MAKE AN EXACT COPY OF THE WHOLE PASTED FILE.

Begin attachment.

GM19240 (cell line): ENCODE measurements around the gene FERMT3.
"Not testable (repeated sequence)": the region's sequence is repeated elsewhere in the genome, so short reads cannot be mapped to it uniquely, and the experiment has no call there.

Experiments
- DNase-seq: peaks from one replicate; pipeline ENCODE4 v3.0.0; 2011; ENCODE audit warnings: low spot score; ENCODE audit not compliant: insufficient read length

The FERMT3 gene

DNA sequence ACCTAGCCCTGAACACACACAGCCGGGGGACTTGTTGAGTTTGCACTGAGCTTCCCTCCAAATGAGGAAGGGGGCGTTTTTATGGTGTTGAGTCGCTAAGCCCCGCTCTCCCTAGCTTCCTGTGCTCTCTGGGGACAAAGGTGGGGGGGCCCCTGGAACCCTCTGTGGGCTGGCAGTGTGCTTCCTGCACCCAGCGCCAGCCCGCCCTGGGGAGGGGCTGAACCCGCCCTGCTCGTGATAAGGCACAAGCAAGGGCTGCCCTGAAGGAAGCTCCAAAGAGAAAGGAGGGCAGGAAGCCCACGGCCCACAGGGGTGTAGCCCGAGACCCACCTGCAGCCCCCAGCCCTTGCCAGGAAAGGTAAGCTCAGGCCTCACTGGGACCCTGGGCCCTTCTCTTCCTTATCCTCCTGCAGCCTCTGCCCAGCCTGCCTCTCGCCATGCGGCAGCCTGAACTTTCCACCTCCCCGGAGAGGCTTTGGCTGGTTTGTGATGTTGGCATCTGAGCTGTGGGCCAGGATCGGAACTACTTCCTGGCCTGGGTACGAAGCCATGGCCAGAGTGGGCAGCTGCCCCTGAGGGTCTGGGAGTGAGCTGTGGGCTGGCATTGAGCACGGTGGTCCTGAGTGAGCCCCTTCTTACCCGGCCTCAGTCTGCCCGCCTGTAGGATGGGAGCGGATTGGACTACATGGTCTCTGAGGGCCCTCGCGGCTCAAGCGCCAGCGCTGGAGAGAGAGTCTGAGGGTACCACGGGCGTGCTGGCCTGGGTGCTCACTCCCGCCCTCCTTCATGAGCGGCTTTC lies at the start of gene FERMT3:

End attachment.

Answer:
GM19240 (cell line): ENCODE measurements around the gene FERMT3.
"Not testable (repeated sequence)": the region's sequence is repeated elsewhere in the genome, so short reads cannot be mapped to it uniquely, and the experiment has no call there.

Experiments
- DNase-seq: peaks from one replicate; pipeline ENCODE4 v3.0.0; 2011; ENCODE audit warnings: low spot score; ENCODE audit not compliant: insufficient read length

The FERMT3 gene

DNA sequence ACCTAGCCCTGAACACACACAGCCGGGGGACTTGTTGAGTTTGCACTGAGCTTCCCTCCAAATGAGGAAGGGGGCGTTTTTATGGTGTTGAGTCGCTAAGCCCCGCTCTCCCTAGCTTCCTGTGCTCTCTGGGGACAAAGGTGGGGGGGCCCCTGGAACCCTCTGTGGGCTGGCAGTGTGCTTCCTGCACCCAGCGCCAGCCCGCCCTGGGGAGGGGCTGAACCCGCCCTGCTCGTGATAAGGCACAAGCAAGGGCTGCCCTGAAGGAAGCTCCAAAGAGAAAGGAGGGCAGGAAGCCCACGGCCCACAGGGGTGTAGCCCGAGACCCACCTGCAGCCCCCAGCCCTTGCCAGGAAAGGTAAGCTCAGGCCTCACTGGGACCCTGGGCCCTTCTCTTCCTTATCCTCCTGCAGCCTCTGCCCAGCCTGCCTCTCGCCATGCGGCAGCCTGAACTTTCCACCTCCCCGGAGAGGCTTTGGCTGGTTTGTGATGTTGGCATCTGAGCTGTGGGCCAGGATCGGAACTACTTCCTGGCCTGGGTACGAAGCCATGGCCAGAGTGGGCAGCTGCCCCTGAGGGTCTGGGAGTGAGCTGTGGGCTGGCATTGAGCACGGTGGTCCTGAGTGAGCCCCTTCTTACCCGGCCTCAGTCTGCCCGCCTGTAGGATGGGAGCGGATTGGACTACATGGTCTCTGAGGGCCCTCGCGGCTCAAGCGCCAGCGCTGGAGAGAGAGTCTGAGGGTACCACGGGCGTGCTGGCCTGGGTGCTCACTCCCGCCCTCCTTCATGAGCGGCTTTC lies at the start of gene FERMT3: